In Melbourne, on the other hand, we kept stumbling across Greek food. No doubt this has something to do with the fact that the city has the largest Greek population outside of Greece (after Athens and Thessaloniki). Eating at one of these restaurants was, of course, high on our list of priorities.
We decided to go to Gazi, as a casual Greek canteen in the CBD owned by Australian MasterChef judge George Calombaris. Apparently named after his favourite Athens neighbourhood, he calls this street food venue his playground.
|Interior of Gazi.|
We turned up without a booking, not really sure what to expect. Situated in the heritage-listed former Herald and Weekly Times building, it was dark and loud, with red lines lighting the way from the bar to the dining area, where the ceiling was covered with thousands of terracotta pots. Fortunately, we got to sit at one of our favourite locations, at a counter overlooking the open kitchen.
Parallels to Depot Eatery and Oyster Bar
Almost straight away, we started noticing things that were very similar to Depot, one of our favourite casual eateries in Auckland. It had the same buzzing vibe, cutlery in tins, and overhead shelving containing bottles of alcohol; there was even the flat bread cut into triangles and served with dips (not free at Gazi, but you get to choose which dip you want).
|Cutlery and paper napkins in tins.|
Perhaps it was just what we ordered, but the rest of the food also reminded us of Depot. There were no oysters on the menu, but there was the woodfire grill, and an inspiring selection of vegetable sides, including Brussels sprouts and iceberg lettuce.
|Open kitchen next to the bar area.|
We assumed Al Brown must have come here before opening Depot, until we realised Gazi didn't yet exist at the time (it didn't open until 2013).
Our Marouli Salad (A$9.50) was the first thing to come out after our drinks. Deceptively simple with only iceberg lettuce, oregano, lemon juice and freshly-grated cheese, we were blown away by the flavour. Our waitress explained that the kefalograviera was made with a mix of sheep and goat's milk, and we looked for something sinilar as soon as we got home, in an attempt to reproduce the dish.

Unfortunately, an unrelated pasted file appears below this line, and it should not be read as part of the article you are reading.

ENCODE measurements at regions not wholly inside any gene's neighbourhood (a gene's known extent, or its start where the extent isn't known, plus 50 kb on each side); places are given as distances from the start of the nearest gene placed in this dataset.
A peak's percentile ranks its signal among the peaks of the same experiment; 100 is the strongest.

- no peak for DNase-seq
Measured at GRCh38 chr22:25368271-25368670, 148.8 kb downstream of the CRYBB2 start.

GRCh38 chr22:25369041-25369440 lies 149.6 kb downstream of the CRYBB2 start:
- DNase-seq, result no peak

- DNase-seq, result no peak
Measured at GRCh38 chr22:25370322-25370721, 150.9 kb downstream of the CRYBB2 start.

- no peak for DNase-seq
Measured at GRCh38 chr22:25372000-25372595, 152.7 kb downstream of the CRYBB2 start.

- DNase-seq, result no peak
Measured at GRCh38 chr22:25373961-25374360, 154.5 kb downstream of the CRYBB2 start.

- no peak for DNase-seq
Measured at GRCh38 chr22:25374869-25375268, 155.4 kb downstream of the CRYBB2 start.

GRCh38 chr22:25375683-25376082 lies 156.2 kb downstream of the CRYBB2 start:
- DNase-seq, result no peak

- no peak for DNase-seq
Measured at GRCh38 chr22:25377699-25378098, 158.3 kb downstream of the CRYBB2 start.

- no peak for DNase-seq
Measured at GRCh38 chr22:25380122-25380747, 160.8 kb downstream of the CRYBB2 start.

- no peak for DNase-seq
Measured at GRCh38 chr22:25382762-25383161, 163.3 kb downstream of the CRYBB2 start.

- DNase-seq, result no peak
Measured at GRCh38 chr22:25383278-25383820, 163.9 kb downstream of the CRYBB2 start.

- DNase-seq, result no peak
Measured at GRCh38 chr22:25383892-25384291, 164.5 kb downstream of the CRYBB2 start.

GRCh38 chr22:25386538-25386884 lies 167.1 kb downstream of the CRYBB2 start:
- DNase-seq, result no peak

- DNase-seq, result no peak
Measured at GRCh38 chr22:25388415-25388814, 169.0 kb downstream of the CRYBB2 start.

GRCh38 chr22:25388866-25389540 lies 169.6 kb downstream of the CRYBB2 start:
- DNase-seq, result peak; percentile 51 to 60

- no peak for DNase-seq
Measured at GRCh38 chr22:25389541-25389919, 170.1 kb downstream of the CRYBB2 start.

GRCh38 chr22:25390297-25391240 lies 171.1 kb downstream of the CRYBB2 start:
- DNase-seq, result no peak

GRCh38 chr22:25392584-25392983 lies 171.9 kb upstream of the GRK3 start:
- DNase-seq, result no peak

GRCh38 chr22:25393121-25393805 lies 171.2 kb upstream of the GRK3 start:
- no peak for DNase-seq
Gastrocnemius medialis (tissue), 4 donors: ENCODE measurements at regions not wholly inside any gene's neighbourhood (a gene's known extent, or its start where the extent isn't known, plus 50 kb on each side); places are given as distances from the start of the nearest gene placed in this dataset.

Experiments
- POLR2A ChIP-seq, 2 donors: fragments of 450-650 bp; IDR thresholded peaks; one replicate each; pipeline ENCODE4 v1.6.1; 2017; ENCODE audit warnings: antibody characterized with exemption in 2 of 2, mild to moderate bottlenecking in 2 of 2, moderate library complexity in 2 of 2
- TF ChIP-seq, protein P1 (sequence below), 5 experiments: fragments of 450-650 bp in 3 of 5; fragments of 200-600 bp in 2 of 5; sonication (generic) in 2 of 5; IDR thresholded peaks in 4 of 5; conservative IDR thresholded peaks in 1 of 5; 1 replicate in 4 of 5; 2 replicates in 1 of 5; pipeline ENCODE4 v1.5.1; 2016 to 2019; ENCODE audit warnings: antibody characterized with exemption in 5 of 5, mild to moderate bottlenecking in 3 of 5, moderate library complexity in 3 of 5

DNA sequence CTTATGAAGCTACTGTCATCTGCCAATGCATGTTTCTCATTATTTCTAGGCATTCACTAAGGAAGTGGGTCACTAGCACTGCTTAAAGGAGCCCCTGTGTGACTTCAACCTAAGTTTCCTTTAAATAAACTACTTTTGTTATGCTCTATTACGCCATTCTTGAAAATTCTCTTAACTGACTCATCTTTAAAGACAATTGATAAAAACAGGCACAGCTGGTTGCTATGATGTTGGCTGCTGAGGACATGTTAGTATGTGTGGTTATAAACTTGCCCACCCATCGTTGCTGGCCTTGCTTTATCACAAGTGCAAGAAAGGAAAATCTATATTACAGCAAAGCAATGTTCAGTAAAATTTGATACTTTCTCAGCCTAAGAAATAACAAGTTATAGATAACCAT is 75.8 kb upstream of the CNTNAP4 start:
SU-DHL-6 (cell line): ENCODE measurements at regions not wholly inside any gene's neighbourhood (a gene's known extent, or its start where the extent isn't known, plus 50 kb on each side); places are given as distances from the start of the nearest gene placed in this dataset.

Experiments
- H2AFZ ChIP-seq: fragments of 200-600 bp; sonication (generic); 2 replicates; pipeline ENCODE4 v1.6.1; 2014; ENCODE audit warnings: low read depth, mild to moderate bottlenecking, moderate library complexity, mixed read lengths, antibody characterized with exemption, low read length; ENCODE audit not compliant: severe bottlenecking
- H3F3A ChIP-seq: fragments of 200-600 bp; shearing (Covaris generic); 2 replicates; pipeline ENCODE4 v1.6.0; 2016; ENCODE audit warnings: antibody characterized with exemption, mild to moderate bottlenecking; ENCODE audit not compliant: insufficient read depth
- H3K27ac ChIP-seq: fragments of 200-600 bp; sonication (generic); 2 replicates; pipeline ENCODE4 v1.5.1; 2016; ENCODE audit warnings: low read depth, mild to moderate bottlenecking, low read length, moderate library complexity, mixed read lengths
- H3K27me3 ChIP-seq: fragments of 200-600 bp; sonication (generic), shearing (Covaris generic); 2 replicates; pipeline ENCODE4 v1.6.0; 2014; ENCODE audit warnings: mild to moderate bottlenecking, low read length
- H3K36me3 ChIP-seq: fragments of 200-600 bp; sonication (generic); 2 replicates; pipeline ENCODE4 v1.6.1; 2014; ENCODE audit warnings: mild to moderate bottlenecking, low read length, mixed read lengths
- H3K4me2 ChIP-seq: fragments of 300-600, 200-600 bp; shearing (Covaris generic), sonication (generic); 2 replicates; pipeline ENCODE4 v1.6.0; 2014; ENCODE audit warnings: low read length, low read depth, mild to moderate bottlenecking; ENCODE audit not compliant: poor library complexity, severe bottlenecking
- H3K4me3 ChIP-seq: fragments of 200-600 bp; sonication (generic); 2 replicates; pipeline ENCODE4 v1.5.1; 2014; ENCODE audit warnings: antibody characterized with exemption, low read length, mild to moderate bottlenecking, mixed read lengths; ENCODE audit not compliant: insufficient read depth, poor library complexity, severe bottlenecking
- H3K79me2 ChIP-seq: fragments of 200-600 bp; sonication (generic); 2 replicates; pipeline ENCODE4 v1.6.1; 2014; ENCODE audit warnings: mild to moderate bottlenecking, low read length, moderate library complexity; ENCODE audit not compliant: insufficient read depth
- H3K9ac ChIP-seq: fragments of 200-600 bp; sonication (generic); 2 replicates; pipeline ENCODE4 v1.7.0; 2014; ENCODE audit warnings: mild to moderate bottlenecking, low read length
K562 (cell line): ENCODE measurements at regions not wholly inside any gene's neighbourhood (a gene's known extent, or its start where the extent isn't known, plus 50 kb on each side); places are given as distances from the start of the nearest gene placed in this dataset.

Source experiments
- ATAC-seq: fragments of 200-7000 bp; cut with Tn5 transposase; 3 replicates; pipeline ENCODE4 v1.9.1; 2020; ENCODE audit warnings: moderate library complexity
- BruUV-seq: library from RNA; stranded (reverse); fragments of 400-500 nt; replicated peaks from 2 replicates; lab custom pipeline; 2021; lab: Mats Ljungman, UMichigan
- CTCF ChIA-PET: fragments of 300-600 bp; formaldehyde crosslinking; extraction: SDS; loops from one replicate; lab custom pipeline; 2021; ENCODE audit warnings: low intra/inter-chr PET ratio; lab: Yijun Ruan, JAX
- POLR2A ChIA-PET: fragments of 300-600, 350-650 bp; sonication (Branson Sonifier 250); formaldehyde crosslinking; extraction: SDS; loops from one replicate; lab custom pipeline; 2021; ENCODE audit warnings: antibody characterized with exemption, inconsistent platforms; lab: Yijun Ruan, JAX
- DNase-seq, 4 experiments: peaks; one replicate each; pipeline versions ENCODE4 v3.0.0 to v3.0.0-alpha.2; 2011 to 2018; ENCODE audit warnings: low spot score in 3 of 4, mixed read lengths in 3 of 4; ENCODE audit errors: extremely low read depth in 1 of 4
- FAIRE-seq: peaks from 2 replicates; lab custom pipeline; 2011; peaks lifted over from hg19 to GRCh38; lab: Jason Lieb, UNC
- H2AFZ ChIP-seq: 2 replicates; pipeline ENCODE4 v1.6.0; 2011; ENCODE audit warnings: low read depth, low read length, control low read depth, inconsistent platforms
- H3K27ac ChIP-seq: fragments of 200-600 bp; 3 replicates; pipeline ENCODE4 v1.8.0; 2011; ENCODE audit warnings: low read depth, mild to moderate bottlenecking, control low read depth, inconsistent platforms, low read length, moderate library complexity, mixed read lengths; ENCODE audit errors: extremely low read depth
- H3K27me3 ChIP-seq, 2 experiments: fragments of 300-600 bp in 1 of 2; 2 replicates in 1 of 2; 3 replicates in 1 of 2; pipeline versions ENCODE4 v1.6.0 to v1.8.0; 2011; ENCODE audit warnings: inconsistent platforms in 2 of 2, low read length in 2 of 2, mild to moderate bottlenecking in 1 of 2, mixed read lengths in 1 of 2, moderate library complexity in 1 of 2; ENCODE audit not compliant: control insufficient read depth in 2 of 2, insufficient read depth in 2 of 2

This was followed closely by the Garida (A$13): tiger prawns in shredded flaky pastry, perched on a bed of spicy mayo, every bit as impressive as they looked.
|Garida - Crispy kataifi pastry, tiger prawn, aleppo mayo, honey, smoked almond.|
We made the mistake of ordering from the Wood Fire Spit menu for our main dish. The chicken (A$28) turned out to be an absolute mountain of meat, more suited to sharing with friends. Although it was smoky and delicious, we wished we had gone for the smaller souvlakakia.
|Woodfire chicken with white beans, tyrokafteri, walnut dressing.|
Instead, we watched as the cone-shaped rolls flew out of the kitchen next to us, and vowed to come back and try them next time.
|We had a seat next to where the French head chef was working.|
Apart from the food, we particularly liked one of the house-made sodas, the kiwifruit and coconut one (A$7.50).
|Drinks with our meal.|
On the advice of our waitress, we also ordered a light dessert called Acropolis Now (A$12.50), without even checking what the other options were. This turned out to be something like a strawberry mousse in the shape of a Greek column, and partially covered with chocolate soil.
Overall, the level of cooking and service at Gazi were way up there, and we thoroughly enjoyed our evening. Based on the food we had, we wouldn't have guessed it was Greek, but then again, we've never been to Greece, and its cuisine is diverse. We would love to return and try more from the menu!
2 Exhibition Street, Melbourne, Australia
+61 3 9207 7444